Saturday, November 06, 2004


Patient K spotted us entering her room and immediately began wriggling around in bed. Her wrists were placed in restraints to prevent her from pulling out her IV lines, drains, and endotracheal tube. As a secondary security measure, her hands were placed in medical mittens that prevent those Houdini-like patients with great manual dexterity from escaping out of their wrist restraints.

Patient K had suffered a lapse in mental status recently, becoming acutely disoriented and a danger to herself. We had no other choice than to restrain her until her mental status returned. The attending physician and I were returning back to her room after evaluating her x-rays to discuss her plan of care for the day.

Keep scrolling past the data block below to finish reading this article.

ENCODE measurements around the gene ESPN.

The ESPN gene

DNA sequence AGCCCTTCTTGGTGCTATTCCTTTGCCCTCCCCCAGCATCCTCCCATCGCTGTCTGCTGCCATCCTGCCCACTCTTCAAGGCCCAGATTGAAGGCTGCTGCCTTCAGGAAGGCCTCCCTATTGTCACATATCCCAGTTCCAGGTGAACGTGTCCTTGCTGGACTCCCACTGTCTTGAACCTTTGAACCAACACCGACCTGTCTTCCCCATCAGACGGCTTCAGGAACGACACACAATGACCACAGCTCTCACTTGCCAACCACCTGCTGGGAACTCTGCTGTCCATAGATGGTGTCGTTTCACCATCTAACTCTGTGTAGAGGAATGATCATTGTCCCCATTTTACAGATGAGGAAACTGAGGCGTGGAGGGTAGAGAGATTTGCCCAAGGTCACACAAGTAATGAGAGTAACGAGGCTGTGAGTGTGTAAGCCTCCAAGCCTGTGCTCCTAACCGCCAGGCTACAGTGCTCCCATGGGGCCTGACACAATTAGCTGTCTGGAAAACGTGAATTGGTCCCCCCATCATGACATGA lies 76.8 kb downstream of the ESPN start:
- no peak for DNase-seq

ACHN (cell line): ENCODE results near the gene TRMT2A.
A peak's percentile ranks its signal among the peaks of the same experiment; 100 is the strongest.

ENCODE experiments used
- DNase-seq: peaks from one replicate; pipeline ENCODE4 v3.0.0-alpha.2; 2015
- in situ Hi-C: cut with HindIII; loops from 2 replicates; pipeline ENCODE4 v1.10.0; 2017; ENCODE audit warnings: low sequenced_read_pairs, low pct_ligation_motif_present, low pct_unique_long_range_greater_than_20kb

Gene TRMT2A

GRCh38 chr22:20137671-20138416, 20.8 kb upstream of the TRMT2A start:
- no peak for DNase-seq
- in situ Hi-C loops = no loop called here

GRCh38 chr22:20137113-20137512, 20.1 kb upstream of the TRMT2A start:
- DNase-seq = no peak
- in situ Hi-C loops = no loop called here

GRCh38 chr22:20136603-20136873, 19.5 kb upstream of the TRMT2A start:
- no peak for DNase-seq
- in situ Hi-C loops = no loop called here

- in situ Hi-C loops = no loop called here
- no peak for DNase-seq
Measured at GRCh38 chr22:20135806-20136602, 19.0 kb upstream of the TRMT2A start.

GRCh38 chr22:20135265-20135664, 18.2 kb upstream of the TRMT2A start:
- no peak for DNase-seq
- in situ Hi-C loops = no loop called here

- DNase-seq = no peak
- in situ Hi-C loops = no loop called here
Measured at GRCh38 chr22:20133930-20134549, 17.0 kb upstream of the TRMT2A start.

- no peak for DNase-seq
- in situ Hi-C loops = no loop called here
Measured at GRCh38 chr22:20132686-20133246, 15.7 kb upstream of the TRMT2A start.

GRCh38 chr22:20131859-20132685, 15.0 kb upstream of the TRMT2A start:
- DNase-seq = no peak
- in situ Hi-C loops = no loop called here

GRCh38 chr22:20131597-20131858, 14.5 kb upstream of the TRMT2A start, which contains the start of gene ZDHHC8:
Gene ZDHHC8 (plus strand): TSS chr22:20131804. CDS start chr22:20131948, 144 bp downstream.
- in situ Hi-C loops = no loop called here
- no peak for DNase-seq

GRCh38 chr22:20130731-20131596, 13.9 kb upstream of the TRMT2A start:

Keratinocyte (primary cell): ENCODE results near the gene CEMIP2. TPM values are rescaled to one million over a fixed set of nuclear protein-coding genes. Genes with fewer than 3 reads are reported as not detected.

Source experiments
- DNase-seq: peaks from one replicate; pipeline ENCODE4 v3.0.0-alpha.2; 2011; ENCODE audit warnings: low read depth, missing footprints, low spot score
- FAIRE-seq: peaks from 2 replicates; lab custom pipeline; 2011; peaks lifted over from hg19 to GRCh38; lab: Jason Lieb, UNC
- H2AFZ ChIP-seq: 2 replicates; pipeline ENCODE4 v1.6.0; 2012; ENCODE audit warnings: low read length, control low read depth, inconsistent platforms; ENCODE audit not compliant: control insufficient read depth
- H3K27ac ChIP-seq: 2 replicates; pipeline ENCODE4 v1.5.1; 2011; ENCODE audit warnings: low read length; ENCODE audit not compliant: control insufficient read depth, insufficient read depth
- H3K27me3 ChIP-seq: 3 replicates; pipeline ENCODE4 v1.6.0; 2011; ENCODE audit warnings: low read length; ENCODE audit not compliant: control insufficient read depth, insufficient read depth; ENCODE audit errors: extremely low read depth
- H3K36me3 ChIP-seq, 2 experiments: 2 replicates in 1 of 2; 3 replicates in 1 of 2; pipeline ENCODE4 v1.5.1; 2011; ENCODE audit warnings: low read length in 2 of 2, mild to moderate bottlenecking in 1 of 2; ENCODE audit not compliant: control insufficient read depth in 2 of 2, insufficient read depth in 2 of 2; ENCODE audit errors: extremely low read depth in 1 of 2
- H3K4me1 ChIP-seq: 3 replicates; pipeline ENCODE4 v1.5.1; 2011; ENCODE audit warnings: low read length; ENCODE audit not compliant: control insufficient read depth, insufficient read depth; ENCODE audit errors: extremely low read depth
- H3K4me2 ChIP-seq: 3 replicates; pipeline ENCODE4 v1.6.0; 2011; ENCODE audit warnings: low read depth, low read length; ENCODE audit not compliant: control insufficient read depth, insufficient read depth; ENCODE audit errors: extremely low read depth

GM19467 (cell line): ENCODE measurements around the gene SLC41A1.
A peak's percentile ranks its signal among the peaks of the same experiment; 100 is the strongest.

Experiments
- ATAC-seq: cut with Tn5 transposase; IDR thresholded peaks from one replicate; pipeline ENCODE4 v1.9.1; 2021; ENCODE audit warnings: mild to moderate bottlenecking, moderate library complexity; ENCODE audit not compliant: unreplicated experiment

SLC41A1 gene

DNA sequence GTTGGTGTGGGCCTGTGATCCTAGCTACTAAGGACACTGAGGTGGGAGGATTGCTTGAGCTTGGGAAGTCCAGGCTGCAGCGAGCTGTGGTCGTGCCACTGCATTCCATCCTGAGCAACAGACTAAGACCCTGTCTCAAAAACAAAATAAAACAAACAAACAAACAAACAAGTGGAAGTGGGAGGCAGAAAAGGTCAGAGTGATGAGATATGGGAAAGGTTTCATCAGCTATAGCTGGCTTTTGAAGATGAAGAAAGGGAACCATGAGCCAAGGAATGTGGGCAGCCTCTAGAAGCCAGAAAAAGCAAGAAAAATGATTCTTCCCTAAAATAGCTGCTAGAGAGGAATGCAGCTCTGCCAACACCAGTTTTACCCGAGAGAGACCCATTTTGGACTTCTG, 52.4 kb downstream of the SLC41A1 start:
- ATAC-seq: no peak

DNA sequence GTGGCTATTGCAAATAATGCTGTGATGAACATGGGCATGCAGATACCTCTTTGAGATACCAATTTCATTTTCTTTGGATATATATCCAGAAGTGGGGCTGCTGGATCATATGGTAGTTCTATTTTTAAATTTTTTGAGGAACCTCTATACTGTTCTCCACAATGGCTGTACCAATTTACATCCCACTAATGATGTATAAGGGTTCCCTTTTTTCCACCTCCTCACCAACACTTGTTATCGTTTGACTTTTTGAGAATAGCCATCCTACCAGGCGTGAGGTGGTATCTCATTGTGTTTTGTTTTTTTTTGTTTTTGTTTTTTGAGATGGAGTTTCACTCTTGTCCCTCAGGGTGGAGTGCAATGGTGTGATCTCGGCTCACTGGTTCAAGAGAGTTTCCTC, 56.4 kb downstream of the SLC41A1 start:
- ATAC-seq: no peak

We watched as she struggled to remove her hands from her restraints. Patient K was working up a sweat, grimacing and straining to free herself. Our curious monitoring quickly turned to horror as she successfully removed her right hand from her mittens and wrist restraints. Before we could act, her right hand shot up towards the endotracheal tube. She was going to self-extubate and most likely suffocate to death.

As we rushed forward into her room to stop her, she glared at us, raised her middle finger, and smiled through her endotracheal tube. We paused mid-step, dumbfounded.

Satisfied, she laid back down with a smug look on her face.